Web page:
LOREAU & GERCHAMBEAU: Anantayamo (2020)
Updated: Feb 6, 2021
“I admit that its first 15 minutes are not easy to tame and once passed that we enter in a flawless musical garden”
1 Nabhadruma 27:26
2 Pallavatara 27:17
(CD/DDL 54:43) (V.F.)
(Avant-gardism Berlin School)
Let's separate the two belligerents. One makes the sequences and the other, the harmonies and the orchestrations. The one below is Frédéric Gerchambeau. In Nabhadruma he shapes a first short line of hesitant sequences that he turns into a loop. Too harmonious, too fluid, he takes away a jumping key. Ah, the movement hobbles! He sticks a shadow on it, creating the illusion that a line and a half turns in a more jerky motion. That gives an unbalanced Berlin School! Obviously, why be a little melodious when flirting with the abstract side of EM? FG takes a chisel to cut an angle and give it a square appearance which embarks with the multiple loops of the sequencer in a rhythmic disharmony where in only the synth is missing. Now let's take the top. It's my friend Bertrand Loreau who begins by weaving silky enveloping orchestrations. I hear a cello make its shy when the sequences start to hobble. This moment, Bertrand leaves it to the dexterity of Frédéric. In return, he also weaves these synth loops which coo in a phase where the sequencer dominates the sound space. Sound lavas thicken in the background with whistling bubbles. This moving magma leads me to say to myself; How long has it been since I listened to Invisible Connection by Vangelis? Because the influences of the Greek musician abound here. Finally, and after 6 minutes, the French duo establishes a bond of complicity, accentuating this abstract Berlin School. Remnants of Blade Runner are besieging our ears as the sequencer keeps stumbling. Its descent into the confines of non-rhythm monitors this mass limp which is caressed by gentle compassionate orchestrations. It's around 15 minutes, and Nabhadruma is working on changing its appearance. It's done with a lot of small spirals imagined in a synth and sequencer union that spin with a propensity to become an axis of jerky rhythm. I consider it the best segment of Nabhadruma with a visionary Bertrand Loreau who tortures his buttons and his threads in order to root out a texture that is more musical than abstract. The solos come with that vintage sound. They are cooing on a sound mass implanted with this union between the instruments of the two antagonists in an abstract tirade which nevertheless retains its power to charm.
That's it, Loreau & Gerchambeau have reached this level where abstract EM has become listenable. After two very demanding albums on our capacity for assimilation, ANANTAYAMO offers you a first real test of patience with the first half of Nabhadruma, while the other 40 minutes are more affordable with phases influenced by Klaus Schulze, in the second and sovereign half of Pallavatara which is much more musical. First, its first 15 minutes belong to Bertrand making the sound magician with his various synths. Solos sing over an ambient rhythmic structure decorated by a chirping sequence, like basic electronic languages, and synth orchestrations rolled into loops. Its shadow is clearly better defined in order to create a minimalist rhythm that is pleasant to listen to. Bertrand establishes his zones of charms with an arpeggio song over a bed of orchestrations whose sheets float with lunar and morphic textures. Throughout its development, Pallavatara offers a cadence which increases significantly on the sound effects of the two French musicians. The 15th minute is a secret door to the world of Klaus Schulze where the typical sequences of Frédéric Gerchambeau serve as a bed for a Bertrand Loreau in great shape in a phase visibly inspired by Body Love.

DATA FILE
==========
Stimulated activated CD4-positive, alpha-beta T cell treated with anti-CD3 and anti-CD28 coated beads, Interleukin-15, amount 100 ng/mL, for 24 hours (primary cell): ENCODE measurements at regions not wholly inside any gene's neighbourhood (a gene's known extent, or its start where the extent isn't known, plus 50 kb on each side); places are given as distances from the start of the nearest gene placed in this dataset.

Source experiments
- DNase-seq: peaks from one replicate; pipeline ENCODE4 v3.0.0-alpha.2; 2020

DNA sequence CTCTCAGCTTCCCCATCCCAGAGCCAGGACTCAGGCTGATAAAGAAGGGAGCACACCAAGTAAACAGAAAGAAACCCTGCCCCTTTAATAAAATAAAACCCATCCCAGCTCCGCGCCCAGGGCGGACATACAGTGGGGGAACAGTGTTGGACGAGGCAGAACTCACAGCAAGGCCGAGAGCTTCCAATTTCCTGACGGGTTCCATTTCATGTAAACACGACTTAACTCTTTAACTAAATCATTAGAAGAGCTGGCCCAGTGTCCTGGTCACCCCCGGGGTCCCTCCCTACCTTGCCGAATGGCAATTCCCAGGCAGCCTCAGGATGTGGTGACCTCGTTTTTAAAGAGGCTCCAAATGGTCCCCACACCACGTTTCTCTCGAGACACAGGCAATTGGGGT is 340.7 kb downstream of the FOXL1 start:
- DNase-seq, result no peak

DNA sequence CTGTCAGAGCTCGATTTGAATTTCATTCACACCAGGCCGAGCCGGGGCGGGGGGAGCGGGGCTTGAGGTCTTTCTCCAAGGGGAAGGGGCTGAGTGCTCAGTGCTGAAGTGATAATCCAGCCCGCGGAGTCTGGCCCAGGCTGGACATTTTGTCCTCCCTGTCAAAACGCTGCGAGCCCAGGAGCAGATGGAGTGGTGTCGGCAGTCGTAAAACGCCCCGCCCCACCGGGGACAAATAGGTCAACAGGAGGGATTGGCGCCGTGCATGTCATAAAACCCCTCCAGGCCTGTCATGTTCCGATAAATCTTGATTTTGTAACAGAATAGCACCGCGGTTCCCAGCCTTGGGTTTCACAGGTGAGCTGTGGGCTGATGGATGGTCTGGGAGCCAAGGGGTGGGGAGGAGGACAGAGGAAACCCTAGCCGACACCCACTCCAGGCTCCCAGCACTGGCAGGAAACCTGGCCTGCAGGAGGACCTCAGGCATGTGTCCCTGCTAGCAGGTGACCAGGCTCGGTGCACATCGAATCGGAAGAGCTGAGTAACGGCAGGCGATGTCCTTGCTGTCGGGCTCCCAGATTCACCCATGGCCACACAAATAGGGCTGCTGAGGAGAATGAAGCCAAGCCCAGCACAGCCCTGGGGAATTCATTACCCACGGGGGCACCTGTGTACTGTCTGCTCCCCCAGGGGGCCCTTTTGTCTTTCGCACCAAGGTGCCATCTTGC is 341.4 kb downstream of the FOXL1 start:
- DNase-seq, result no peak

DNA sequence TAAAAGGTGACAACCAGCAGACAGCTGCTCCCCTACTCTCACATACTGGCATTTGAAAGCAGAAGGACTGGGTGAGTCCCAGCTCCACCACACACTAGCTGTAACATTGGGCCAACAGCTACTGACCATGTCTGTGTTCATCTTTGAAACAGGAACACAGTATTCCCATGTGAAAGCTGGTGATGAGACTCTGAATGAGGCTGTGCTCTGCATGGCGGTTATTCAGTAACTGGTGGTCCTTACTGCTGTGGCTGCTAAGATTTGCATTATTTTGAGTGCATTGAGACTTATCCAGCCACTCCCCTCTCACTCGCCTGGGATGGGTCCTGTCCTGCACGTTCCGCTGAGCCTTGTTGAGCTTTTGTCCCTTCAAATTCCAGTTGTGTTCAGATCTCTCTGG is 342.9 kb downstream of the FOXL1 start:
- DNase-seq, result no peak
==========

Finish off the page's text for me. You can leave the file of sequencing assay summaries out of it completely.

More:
ANANTAYAMO's press guide does not do it justice! I admit that its first 15 minutes are not easy to tame. Once past that, our ears embark on a genre that is more and more accessible, always convoluted but nothing more, where musicality extends from the second half of Nabhadruma. Then we enter a flawless musical garden where the splendor of sequences, arpeggios and synth solos is more than an auditory vision, a bit like in Catvaratempo.
Sylvain Lupari (01/02/21) ****¼*
Disponible chez Groove nl